When you first start martial arts, everything is new. You learn the format of classes, terminology, and how to get out of your comfort zone. After a while, you’ll gain experience and get into a good routine.

As you’re getting into that routine, it’s worth it to take some time to think about the direction you’d like to take your martial arts practice. Setting martial arts goals can help you maintain your motivation and momentum behind developing a consistent training schedule.


The SMART goal-setting framework can help you set effective martial arts goals. If you’re not familiar with SMART goals, check out these tips on the SMART martial arts goal-setting process:

S: Specific

A lot of people get involved in martial arts because they want to improve their fitness. So A common goal is to “get in shape.” While this is a noble goal, it is much too vague. “Get in shape” can mean a variety of things to different people. To increase your odds of success, you need to clearly define what “get in shape” means to you. Wherever you want your martial arts goals to take you, make sure they are specific and clearly defined.

M: Measurable

In addition to making goals specific, you also want to make sure they are measurable. For example, “get better” is a goal that’s not only vague, but there is no way to measure when you’ve achieved it. What skill or belt are you working on, and how will you measure success?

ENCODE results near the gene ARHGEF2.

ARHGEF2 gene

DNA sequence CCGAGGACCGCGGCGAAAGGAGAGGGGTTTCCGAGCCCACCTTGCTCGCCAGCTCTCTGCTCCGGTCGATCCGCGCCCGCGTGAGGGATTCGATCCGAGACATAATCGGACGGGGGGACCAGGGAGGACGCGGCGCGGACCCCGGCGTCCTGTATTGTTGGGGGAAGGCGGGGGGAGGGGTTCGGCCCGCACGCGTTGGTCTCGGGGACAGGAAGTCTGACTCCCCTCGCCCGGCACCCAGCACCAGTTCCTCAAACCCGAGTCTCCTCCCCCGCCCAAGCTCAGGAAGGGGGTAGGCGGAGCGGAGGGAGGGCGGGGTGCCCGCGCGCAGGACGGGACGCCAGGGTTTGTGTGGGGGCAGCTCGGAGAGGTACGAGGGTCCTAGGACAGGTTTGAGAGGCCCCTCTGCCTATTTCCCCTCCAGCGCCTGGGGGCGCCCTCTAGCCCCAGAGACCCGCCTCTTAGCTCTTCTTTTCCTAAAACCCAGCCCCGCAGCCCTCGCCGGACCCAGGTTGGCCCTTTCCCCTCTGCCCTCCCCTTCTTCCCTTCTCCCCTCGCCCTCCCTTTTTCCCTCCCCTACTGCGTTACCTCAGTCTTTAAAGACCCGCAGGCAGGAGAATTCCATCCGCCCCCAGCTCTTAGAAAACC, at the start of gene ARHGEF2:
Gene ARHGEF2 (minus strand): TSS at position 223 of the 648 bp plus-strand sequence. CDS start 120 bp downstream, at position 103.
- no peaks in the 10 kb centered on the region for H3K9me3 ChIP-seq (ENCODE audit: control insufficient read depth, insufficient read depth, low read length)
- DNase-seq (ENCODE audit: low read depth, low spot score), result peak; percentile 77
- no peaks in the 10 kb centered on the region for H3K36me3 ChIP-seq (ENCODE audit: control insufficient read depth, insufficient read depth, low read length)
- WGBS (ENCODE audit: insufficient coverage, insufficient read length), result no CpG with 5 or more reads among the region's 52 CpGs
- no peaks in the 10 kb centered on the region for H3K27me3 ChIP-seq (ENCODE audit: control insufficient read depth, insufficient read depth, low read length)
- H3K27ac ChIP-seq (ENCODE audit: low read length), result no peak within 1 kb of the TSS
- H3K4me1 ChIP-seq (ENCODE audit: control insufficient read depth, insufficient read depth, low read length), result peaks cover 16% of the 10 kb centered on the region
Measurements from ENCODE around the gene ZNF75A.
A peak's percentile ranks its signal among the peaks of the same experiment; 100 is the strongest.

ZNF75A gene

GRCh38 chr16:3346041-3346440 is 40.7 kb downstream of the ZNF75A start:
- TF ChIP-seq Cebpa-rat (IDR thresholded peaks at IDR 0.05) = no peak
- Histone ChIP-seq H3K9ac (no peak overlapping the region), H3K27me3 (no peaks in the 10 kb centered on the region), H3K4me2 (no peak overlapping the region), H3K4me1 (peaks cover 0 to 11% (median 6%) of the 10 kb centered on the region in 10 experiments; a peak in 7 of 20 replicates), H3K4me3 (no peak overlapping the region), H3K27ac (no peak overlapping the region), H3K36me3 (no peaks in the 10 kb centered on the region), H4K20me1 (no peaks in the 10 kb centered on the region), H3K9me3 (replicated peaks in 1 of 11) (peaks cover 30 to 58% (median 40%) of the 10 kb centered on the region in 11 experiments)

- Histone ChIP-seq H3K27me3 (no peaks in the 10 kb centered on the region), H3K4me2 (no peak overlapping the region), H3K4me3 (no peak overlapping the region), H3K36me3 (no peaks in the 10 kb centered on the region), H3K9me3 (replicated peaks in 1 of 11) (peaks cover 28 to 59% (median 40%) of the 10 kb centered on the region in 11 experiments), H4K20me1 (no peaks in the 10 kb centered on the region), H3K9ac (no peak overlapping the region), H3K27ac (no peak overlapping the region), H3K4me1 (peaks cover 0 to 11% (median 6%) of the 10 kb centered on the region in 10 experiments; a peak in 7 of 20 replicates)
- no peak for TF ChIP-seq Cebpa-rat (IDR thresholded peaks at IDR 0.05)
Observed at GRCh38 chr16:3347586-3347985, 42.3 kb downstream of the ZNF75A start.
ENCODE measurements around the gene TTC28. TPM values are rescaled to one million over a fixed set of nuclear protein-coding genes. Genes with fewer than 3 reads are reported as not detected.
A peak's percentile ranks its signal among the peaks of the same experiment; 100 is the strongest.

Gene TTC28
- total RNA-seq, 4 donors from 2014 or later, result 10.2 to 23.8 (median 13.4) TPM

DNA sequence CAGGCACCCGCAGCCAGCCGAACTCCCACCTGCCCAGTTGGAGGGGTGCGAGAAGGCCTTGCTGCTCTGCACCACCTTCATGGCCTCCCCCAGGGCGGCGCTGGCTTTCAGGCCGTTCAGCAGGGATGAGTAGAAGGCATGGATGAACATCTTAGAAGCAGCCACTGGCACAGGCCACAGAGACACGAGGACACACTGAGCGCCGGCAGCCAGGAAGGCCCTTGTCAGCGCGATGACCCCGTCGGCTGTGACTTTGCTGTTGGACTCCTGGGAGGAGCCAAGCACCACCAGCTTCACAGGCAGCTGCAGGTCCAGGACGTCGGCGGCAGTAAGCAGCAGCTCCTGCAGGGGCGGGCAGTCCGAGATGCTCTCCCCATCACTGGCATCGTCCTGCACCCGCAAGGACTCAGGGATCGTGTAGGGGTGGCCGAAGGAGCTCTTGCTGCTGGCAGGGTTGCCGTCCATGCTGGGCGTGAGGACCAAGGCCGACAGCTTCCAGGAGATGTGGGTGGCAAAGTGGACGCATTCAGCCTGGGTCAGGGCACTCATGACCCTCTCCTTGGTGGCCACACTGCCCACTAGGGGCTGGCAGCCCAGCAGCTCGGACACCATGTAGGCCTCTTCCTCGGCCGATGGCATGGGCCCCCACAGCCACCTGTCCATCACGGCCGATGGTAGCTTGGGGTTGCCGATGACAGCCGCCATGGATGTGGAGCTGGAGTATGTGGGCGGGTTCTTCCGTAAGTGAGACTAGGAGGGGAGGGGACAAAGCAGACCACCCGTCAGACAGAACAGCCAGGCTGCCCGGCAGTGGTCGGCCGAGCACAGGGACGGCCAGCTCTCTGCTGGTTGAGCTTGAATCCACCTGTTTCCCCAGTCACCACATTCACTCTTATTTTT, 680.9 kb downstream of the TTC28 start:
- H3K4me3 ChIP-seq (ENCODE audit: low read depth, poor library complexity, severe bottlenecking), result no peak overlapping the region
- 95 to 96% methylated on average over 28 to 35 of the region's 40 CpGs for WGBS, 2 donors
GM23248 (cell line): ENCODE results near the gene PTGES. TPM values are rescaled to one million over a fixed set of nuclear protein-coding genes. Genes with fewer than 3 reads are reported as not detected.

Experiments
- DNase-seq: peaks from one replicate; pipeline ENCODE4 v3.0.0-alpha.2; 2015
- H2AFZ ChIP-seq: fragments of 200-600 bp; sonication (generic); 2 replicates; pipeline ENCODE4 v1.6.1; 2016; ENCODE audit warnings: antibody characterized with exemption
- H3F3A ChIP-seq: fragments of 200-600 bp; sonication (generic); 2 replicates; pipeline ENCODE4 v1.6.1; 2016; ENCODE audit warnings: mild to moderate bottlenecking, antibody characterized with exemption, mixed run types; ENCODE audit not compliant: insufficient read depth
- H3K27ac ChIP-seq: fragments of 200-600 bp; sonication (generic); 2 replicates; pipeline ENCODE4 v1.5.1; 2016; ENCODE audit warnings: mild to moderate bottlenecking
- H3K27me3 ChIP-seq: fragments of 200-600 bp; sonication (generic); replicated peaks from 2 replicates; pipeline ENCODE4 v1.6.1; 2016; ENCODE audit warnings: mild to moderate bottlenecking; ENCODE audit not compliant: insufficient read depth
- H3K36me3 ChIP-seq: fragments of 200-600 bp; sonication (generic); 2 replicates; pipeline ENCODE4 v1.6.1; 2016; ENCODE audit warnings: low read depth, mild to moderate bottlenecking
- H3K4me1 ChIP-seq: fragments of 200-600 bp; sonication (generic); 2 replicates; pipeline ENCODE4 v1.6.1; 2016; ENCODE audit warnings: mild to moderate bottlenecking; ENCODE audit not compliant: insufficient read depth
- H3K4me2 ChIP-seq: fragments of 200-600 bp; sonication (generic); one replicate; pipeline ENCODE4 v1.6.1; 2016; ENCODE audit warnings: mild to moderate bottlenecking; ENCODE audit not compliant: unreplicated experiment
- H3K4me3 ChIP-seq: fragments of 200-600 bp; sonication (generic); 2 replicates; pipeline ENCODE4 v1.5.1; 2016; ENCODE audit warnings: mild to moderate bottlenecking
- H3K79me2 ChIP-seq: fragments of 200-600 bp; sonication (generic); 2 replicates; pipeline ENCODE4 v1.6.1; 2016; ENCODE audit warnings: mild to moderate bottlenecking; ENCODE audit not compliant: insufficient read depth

A: Achievable

Part of the goal-setting process involves finding a balance between knowing what you’re capable of achieving and pushing yourself to new limits. You don’t want to set a goal that’s so easy to accomplish that you wind up less motivated to train. At the same time, you don’t want to push yourself so far that your goal is impossible to achieve. Use your past training and martial arts history to help you figure out what is achievable yet challenging.

R: Relevant

Goals should generally feel motivating and exciting. If you set a goal and discover you’re not excited to pursue it, this could be because it’s not relevant to your current and overall life goals or stage of life. Set martial arts goals that you’re willing and genuinely excited to work toward.

T: Time-Based

Finally, goals need a set timeframe. Give your goals a deadline; otherwise, it’s much too tempting to keep pushing them into the future. Once you have an end date, work backward to come up with smaller deadlines. Treat these mini-deadlines as checkpoints where you can gauge your progress and adjust your training as needed.

Once you’ve completed the SMART goal-setting process, share your goals with your instructor or a fellow student. Sharing your goals helps to increase accountability and your chances for success.

The Way Family Dojo in Magnolia wants to support you in the pursuit of your martial arts goals. To learn more about how to get started with one of our programs, contact us today.